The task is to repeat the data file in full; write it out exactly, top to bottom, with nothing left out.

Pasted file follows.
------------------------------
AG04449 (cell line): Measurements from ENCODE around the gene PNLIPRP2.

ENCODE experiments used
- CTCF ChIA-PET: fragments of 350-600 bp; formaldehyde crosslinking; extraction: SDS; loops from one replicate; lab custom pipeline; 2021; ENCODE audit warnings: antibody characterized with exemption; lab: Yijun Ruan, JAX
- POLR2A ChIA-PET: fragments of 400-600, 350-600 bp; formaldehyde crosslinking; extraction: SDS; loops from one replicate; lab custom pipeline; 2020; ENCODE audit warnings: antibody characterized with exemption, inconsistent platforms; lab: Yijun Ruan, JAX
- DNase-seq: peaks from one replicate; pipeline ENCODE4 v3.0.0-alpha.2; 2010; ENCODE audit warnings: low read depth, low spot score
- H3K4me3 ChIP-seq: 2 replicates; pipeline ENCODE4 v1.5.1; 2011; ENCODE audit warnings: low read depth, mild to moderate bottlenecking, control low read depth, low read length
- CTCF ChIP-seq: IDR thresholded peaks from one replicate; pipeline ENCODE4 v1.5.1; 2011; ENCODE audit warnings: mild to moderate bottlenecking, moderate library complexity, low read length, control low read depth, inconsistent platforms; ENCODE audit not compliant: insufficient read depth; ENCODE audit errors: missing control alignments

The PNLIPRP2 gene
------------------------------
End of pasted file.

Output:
AG04449 (cell line): Measurements from ENCODE around the gene PNLIPRP2.

ENCODE experiments used
- CTCF ChIA-PET: fragments of 350-600 bp; formaldehyde crosslinking; extraction: SDS; loops from one replicate; lab custom pipeline; 2021; ENCODE audit warnings: antibody characterized with exemption; lab: Yijun Ruan, JAX
- POLR2A ChIA-PET: fragments of 400-600, 350-600 bp; formaldehyde crosslinking; extraction: SDS; loops from one replicate; lab custom pipeline; 2020; ENCODE audit warnings: antibody characterized with exemption, inconsistent platforms; lab: Yijun Ruan, JAX
- DNase-seq: peaks from one replicate; pipeline ENCODE4 v3.0.0-alpha.2; 2010; ENCODE audit warnings: low read depth, low spot score
- H3K4me3 ChIP-seq: 2 replicates; pipeline ENCODE4 v1.5.1; 2011; ENCODE audit warnings: low read depth, mild to moderate bottlenecking, control low read depth, low read length
- CTCF ChIP-seq: IDR thresholded peaks from one replicate; pipeline ENCODE4 v1.5.1; 2011; ENCODE audit warnings: mild to moderate bottlenecking, moderate library complexity, low read length, control low read depth, inconsistent platforms; ENCODE audit not compliant: insufficient read depth; ENCODE audit errors: missing control alignments

The PNLIPRP2 gene